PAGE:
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Autumn leaves at NASA Glenn
A view of the two elements of Gateway - power and propulsion element (PPE) and the habitation and logistics outpost (HALO).

Glenn High School Capstones
Remote Sensing of Harmful Algal Blooms

NASA Glenn Research Center is always looking for dynamic new ways to connect students with the mission content of the Agency. The Office of STEM Engagement (OSTEM) has an interest in providing high school students with opportunities which they can pursue research in support of capstone projects based upon real NASA science and engineering mission content.

Visit NASA Glenn Office of STEM Engagement about Glenn High School Capstones
Remote Sensing of Harmful Algal Blooms

NASA Glenn Research Center conducts aerial remote sensing of harmful algal blooms to warn water filtration plants to enact more stringent filtering when harmful blooms are present. Aerial remote sensing is advantageous to satellite remote sensing that is limited by factors of resolution, on demand performance, cloud cover, and upgrades to instrumentation.

Aerial remote sensing is also advantageous to In Situ Water testing that is limited by sporadic and costly ship born measurements as well delayed results of shore measurements.

Capstone Summary

For this capstone, students will utilize an unmanned aerial vehicle with a camera system to detect the location of simulated harmful algae. If a quadcopter is utilized, students will design and fabricate a retrieval system that can be lowered and raised to capture a sample of the simulated harmful algae along with two cups of water from below the algae with minimal  disturbance to the water.

Test Rig Components and Specifications

The Unmanned Aerial Vehicle (UAV) can be a commercially purchased or student designed quad copter or fixed wing aircraft. UAV’s must, take off from the ground, utilize camera system for navigation, land on the ground, maintain a safe distance from any observer of at least ten feet behind the UAV when in flight. In addition, the UAV’s must be completely powered off when students retrieve the sample and must retrieve a sample of two cups of water from below the algae with minimal disturbance to the water.  It is recommended that students are compliant with the regulations set forth by Academy of Model Aeronautics (AMA)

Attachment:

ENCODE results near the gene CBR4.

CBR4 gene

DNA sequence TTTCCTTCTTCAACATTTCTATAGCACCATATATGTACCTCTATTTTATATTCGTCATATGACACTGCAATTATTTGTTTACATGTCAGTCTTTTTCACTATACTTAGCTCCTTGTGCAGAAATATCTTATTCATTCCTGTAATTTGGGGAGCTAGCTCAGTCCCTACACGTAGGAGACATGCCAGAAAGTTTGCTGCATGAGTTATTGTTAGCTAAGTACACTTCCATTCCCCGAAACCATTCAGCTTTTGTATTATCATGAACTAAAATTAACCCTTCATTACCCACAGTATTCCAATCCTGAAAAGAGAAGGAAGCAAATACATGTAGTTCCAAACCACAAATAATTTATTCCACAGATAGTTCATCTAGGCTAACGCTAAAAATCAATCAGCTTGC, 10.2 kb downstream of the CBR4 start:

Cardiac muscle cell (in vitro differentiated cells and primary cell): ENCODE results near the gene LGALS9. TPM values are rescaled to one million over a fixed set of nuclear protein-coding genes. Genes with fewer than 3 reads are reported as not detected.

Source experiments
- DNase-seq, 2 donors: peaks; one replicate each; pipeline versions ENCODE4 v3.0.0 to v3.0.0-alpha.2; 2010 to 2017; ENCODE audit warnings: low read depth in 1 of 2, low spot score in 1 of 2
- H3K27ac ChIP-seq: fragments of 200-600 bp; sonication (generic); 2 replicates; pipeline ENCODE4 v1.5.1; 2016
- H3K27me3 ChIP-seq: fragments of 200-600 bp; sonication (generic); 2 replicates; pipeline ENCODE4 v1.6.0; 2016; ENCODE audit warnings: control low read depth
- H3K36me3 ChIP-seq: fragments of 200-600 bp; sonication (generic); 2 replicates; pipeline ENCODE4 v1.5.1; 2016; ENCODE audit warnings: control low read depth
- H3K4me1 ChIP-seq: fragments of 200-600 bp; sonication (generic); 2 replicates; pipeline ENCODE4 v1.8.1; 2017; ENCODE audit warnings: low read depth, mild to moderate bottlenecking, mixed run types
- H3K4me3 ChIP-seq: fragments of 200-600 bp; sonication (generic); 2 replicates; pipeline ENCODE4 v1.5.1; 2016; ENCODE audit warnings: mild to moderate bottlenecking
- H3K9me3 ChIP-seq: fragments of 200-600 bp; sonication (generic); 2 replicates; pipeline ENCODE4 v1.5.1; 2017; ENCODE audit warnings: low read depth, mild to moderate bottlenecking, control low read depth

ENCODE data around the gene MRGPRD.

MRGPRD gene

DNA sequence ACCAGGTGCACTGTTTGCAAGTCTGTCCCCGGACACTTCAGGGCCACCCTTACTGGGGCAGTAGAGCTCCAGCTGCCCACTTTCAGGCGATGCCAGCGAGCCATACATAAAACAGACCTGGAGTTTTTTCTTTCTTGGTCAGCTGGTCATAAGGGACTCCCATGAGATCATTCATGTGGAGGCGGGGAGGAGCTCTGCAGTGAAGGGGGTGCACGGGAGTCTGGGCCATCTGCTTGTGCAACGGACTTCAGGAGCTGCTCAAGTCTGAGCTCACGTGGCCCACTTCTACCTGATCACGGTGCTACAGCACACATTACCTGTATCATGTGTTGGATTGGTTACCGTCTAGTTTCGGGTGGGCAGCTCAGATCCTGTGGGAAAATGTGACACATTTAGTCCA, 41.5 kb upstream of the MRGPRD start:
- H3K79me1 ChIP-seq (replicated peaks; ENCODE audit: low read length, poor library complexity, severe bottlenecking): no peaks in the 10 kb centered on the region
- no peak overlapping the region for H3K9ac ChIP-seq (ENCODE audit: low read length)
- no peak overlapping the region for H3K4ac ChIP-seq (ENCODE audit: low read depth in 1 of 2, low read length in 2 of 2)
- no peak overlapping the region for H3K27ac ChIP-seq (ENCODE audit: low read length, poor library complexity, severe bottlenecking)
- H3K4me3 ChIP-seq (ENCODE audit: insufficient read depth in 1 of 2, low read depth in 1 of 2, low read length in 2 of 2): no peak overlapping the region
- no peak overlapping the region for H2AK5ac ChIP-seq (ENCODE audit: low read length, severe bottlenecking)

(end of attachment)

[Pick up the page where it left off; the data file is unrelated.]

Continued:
Key Dates

  • August 4, 2023 – Applications for the 2023-24 school year are open
  • September 22, 2023 – Fall application deadline, applications are due.
  • September 29, 2023 – Schools notified of fall application results
  • October 19, 2022, 9:00 a.m. –2:00 p.m. – Educator Professional Development (on-site and/or virtual)
  • October 26, 2023, 10:00 a.m. – 11:00 a.m. – Virtual Kick-Off with NASA Subject Matter Expert(s)
  • January 5, 2024 – Winter application deadline, applications are due
  • January 12, 2024 – Schools notified of winter application results
  • February 8, 2024, 10:00 a.m. – 11:00 a.m. – Virtual Subject Matter Expert Connection
  • April 25, 2024, 10:00 a.m. – 12:00 p.m. – Capstone Culminating Event including student design presentations and corresponding lab tour on-site at NASA Glenn Research Center in Cleveland, Ohio. Participating schools unable to attend and/or outside the region will have an opportunity to present virtually.

2023 – 2024 Application Process

To apply please complete both the NASA Gateway application and the Supplemental application form as follows:

To access the 2023 – 2024 NASA Gateway please click here.

To access the 2023 – 2024 Supplemental application form, please click here.

After downloading and completing the Supplemental Application Form, please save it and upload the completed form as an attachment as part of the NASA STEM Gateway application.  Both application forms must be completed to be considered for this opportunity.

Contact Information

Gerald Voltz
Education Program Specialist

Phone: (216) 433-6656

Glenn Research Center – Office of STEM Engagement